BANGOR, Maine — Cold wind whips along the banks of Kenduskeag Stream in March, but beneath the low green steel beams of the Harlow Street Bridge, there is some refuge.
It’s underneath that downtown bridge that 34-year-old Trevor Paul Sprague, a homeless man from Lubec, was known to hang out and it also was where his body was found engulfed in flames three years ago Saturday.
A passing driver spotted smoke coming from underneath the concrete-and-metal bridge on March 7, 2006, and called the Fire Department. When crews arrived they found Sprague face-down with 2-foot-high flames shooting up off his 6-foot-7-inch body.
Sprague’s body was burned so extensively that investigators had to use DNA to positively identify him.
Police have determined that he was the victim of a homicide, but have disclosed few other facts about the grisly killing, including whether the fire was the cause of Sprague’s death.
Those facts are the key to finding the killer, Bangor police Sgt. Paul Edwards said Thursday.
No one has been arrested in the case, but more than a dozen have confessed, he said.
“We’ve had quite a few people who say they did this, and it proved to be not true,” the sergeant said. “Only the person that did it and the officers involved” know the details behind how Sprague was killed.
“We do not know who did this,” Edwards said. “We’re waiting for the right tip, for the right evidence.”
The unsolved homicide remains frustrating for investigators, who continue to work the cold case, as well as for Sprague’s friends and family.
“It’s been hard,” family friend Debra McConnell said Thursday by phone from her Lubec home. “There is no closure.”
Sonia Olson of Lubec, Sprague’s mother and his legal guardian, declined to talk about her son on Friday, but exasperation could be heard in her voice.
“I don’t want to talk to anybody,” she said. “Bye.”
A month before his death, Trevor Sprague visited his father, Jeffery Sprague, in Machias, the elder Sprague said during an interview two years ago.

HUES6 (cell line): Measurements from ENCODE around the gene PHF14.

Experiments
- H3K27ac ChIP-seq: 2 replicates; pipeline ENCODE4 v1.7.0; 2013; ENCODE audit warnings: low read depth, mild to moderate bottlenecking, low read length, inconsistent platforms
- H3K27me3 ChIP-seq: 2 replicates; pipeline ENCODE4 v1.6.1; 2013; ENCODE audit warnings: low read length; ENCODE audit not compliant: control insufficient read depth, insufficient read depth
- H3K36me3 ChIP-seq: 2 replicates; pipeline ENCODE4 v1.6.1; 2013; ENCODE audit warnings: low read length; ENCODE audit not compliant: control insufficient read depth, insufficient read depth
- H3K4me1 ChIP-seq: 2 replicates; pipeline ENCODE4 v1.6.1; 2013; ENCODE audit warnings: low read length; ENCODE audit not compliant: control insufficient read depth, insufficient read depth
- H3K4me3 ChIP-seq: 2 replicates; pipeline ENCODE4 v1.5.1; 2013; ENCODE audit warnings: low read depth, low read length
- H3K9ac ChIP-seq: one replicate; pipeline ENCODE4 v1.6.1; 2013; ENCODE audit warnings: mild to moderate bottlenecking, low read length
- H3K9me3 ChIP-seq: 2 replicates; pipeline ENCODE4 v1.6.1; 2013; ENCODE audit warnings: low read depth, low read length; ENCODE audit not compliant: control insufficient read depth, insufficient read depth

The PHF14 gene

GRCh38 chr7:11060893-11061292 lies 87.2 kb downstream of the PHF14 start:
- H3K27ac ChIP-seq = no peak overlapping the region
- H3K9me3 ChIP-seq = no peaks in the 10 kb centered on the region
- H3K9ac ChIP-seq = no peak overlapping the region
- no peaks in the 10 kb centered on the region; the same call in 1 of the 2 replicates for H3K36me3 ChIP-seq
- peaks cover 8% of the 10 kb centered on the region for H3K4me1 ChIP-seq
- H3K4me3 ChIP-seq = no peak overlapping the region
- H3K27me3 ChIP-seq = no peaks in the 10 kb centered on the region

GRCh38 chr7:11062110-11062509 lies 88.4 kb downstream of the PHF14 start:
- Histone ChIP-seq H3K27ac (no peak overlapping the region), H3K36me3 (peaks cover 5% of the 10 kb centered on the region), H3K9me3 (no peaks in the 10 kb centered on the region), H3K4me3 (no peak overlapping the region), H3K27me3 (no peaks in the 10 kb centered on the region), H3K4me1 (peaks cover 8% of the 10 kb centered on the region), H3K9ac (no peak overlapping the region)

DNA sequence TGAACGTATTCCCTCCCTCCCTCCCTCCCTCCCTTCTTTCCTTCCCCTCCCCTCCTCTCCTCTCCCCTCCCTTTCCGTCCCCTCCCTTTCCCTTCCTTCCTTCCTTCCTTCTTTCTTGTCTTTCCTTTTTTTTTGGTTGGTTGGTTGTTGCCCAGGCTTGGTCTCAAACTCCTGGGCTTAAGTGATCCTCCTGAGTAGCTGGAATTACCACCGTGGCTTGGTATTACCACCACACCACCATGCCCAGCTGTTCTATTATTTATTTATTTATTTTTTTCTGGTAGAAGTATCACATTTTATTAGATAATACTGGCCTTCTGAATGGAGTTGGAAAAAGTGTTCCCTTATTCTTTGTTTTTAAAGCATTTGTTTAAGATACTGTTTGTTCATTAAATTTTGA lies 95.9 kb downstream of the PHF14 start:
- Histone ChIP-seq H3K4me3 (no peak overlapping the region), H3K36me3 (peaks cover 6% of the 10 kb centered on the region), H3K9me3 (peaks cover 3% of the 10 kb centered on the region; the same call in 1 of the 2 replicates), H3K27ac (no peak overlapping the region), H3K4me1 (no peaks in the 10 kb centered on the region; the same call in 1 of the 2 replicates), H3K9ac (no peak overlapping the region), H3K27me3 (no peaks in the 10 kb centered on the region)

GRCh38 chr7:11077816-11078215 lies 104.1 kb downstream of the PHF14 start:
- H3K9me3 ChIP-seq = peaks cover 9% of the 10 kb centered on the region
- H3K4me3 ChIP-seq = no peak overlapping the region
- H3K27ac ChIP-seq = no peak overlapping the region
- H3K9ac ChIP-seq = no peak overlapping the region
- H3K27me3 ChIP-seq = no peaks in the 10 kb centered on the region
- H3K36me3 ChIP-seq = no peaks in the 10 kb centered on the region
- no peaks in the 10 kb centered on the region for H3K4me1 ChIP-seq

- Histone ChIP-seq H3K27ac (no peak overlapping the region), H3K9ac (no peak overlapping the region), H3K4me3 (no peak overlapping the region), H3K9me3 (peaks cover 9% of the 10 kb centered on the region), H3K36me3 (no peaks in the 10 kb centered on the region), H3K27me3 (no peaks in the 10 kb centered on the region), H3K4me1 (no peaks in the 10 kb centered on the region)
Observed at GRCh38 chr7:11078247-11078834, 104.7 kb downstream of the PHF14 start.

Sometime after that trip to Machias, Trevor Sprague traveled to Bangor, then visited his mother in Florida before returning to Maine about a week and a half before he was killed, said his father, who described his son as a friendly but sometimes reserved man who “wouldn’t hurt a flea.”
Asked why his son chose to live a transient lifestyle, his father said: “It was just Trevor. He always had a place to go, but he never stayed that long.”
Jeffery Sprague also acknowledged that his son showed signs of trouble, and said that some of the homeless people his son associated with were a bad influence.
“He drank quite a lot once he got in with that crowd,” he said.
Bangor Area Homeless Shelter officials have said that Sprague stayed at the shelter on occasion, but as a loner who liked his seclusion, and that he was known to stay under the Harlow Street and other bridges.
The slain man also suffered from mental health problems and had a criminal history that included his conviction for assault and unlawful sexual contact in 2005 after he improperly touched a teenage boy who was sitting in a park near the Bangor Public Library. Sprague also was convicted of two counts of indecent conduct in incidents that occurred in 2001, according to a prosecutor.
There are three other unresolved homicides on the books in Bangor — one in 1997, one in 1988 and one in 1965 — but with murder there is no statute of limitations, and all cold cases typically remain open until solved.
“It’s not forgotten, that’s for sure,” Edwards said of Sprague’s death. “We’ll continue to review it, and review it again and again.”
The transient nature of the city’s homeless people, who often have alcohol, drug or mental illness problems and are sometimes wary of police, has been listed as a factor impeding the 3-year-old investigation.
While the initial intensity of the investigation has slowed, Detective Brent Beaulieu is assigned to the case and “he continues to get leads,” Edwards said. “The file just keeps getting thicker and thicker.”
Investigators have pursued hundreds of leads over the last three years, but are still open to more, the sergeant said.
“We’ll take any rumors or information people have,” he said. “That’s what we do. It’s a big puzzle. We’re just waiting for the right piece” to complete the puzzle and find the killer.
About 150 Lubec residents as well as people from Bangor joined Sprague’s family when his cremated remains were interred at Olson Cemetery in Lubec in the spring of 2006.
In Lubec, a small Washington County town, everybody knows everybody else and “Trevor was one of our children,” McConnell has said. The horrifying circumstances behind his death hit the community hard, she said.
“We’re all still very sad,” she said.